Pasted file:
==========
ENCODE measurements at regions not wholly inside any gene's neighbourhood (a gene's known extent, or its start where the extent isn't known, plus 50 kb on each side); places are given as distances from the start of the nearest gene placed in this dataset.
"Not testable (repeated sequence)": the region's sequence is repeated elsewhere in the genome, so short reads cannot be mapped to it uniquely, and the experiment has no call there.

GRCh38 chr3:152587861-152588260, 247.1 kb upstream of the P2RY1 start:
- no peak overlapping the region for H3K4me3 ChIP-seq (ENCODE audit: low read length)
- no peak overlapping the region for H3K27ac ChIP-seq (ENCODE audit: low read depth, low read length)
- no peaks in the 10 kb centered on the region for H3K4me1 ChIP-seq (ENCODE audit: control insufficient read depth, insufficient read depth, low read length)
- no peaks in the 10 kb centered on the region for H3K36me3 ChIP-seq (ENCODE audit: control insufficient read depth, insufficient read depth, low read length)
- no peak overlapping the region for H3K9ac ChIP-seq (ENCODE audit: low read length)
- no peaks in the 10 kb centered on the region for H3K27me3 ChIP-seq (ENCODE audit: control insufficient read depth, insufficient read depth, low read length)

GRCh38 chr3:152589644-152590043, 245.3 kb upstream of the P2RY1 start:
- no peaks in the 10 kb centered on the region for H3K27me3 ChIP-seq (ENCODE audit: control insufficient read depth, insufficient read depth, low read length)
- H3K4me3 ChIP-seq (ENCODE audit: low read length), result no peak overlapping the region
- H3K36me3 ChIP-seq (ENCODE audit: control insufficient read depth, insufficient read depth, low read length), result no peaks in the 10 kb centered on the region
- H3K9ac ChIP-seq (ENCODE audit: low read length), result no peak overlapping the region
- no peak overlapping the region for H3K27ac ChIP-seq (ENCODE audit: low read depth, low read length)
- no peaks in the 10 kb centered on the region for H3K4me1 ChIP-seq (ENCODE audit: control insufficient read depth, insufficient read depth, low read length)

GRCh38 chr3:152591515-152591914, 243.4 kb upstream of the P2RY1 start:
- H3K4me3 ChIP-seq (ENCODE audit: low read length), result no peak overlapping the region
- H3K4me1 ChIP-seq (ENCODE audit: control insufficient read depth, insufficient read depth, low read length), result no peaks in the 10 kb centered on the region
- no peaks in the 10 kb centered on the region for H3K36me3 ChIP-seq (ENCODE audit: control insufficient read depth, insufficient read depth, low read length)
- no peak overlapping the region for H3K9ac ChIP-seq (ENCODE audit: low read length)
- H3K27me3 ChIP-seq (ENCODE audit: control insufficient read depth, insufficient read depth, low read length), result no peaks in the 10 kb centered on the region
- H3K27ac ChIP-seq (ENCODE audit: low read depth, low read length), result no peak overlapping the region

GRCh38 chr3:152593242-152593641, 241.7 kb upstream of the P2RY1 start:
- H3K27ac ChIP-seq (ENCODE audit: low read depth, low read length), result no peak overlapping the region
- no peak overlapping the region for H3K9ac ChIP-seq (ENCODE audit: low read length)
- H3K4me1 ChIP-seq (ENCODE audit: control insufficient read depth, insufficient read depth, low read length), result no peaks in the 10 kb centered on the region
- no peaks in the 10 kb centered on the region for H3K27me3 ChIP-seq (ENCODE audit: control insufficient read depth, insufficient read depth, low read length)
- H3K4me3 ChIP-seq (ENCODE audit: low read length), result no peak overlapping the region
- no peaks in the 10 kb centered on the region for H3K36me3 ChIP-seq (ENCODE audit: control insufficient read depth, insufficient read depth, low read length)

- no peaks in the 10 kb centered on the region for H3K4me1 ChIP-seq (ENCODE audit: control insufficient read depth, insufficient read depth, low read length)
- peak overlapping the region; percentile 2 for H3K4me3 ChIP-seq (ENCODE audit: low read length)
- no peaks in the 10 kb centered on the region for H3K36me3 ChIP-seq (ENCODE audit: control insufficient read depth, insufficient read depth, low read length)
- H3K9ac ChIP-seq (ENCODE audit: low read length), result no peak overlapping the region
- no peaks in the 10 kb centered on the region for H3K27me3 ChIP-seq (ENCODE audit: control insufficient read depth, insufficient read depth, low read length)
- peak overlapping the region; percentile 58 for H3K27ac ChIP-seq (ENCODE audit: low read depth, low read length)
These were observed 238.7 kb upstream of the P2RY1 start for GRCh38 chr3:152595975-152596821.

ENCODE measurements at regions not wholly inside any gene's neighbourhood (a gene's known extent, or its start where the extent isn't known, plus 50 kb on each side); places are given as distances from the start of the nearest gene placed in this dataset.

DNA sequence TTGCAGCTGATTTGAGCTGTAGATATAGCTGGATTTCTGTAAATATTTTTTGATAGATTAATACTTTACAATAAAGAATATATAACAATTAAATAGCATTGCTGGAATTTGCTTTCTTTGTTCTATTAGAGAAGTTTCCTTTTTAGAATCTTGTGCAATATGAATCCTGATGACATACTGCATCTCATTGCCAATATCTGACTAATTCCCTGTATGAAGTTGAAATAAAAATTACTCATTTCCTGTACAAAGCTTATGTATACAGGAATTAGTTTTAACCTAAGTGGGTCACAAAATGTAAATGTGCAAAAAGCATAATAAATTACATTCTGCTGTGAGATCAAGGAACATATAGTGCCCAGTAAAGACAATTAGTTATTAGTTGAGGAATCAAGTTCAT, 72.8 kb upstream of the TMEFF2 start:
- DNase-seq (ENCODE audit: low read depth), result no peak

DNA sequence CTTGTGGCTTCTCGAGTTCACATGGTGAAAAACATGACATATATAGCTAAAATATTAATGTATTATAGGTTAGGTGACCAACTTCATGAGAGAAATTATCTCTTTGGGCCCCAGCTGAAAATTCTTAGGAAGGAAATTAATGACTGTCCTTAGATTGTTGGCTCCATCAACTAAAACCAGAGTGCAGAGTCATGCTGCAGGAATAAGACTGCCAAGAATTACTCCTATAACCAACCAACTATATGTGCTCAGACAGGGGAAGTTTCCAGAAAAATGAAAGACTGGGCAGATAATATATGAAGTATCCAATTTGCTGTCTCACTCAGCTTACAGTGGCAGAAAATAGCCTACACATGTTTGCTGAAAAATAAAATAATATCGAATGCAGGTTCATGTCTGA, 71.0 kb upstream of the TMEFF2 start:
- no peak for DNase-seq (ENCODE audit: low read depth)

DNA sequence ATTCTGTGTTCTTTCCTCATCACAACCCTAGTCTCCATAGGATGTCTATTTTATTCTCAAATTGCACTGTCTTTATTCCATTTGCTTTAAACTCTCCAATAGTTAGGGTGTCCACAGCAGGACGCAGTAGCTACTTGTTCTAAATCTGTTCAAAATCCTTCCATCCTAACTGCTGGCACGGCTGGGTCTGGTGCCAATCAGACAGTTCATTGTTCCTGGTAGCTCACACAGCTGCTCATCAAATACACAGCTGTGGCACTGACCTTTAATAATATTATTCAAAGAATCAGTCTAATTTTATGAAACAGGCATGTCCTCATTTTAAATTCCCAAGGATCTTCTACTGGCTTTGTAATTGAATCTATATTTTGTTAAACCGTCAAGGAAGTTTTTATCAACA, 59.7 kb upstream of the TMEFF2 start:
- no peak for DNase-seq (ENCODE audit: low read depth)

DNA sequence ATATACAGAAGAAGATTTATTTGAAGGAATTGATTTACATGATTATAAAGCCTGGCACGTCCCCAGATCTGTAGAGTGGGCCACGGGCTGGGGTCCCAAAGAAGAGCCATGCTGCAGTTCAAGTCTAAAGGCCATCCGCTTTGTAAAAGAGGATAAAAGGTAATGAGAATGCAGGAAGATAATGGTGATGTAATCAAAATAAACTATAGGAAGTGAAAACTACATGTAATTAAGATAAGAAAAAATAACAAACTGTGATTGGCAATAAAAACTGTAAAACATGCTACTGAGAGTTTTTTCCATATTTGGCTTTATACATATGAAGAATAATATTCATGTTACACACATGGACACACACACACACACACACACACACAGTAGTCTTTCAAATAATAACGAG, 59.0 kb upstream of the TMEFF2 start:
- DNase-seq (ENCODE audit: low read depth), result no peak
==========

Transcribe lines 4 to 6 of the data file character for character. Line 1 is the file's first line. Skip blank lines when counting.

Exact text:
- no peak overlapping the region for H3K4me3 ChIP-seq (ENCODE audit: low read length)
- no peak overlapping the region for H3K27ac ChIP-seq (ENCODE audit: low read depth, low read length)
- no peaks in the 10 kb centered on the region for H3K4me1 ChIP-seq (ENCODE audit: control insufficient read depth, insufficient read depth, low read length)